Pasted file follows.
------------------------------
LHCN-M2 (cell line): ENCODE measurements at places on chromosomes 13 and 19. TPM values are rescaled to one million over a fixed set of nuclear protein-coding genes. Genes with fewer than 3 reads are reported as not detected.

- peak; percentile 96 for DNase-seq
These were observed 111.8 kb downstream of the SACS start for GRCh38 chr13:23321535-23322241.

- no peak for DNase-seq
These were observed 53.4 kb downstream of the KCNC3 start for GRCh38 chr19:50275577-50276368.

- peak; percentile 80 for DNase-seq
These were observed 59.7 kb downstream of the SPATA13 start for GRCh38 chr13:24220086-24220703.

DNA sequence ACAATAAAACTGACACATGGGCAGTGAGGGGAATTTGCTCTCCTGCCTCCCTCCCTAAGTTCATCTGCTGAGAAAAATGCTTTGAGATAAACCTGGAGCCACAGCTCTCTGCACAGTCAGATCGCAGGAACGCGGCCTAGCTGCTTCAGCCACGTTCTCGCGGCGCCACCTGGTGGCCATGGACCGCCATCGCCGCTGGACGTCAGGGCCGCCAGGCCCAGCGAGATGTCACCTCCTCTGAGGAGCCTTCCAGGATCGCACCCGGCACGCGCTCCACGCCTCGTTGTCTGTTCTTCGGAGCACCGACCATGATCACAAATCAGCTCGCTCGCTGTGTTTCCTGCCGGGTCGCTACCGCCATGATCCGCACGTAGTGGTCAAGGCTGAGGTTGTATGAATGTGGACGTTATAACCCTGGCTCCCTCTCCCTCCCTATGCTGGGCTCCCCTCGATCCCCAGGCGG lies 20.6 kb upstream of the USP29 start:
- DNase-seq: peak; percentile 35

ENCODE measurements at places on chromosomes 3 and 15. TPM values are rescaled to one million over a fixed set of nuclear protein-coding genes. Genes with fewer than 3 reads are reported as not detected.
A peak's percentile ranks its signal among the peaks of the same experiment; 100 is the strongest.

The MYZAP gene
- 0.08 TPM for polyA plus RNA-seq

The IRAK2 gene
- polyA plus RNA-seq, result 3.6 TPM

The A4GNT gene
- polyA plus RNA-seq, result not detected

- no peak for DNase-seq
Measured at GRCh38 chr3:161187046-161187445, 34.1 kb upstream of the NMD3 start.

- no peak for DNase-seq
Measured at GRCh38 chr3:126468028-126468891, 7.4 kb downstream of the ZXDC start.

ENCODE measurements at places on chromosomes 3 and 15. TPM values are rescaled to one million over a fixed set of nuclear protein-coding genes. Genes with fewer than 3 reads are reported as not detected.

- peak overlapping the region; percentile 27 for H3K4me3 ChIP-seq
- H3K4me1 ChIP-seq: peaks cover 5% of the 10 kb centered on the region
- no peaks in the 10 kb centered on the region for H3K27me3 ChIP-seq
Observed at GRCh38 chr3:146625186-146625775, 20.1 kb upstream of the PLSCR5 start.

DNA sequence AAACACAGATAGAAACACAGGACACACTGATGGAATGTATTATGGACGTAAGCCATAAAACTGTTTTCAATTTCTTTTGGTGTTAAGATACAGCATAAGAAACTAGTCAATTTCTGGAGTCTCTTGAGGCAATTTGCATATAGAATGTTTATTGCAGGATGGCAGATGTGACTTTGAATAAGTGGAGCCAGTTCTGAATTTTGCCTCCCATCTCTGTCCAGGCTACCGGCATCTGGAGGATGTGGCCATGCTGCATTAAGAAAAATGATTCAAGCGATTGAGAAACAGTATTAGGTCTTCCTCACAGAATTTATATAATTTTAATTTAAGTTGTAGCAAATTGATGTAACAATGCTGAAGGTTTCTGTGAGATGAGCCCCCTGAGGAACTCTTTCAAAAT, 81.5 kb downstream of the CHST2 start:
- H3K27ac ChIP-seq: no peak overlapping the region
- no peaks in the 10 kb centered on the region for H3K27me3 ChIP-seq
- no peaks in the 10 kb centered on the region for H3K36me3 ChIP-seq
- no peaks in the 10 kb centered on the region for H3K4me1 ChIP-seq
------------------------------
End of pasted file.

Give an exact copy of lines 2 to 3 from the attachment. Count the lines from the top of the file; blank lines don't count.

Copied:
- peak; percentile 96 for DNase-seq
These were observed 111.8 kb downstream of the SACS start for GRCh38 chr13:23321535-23322241.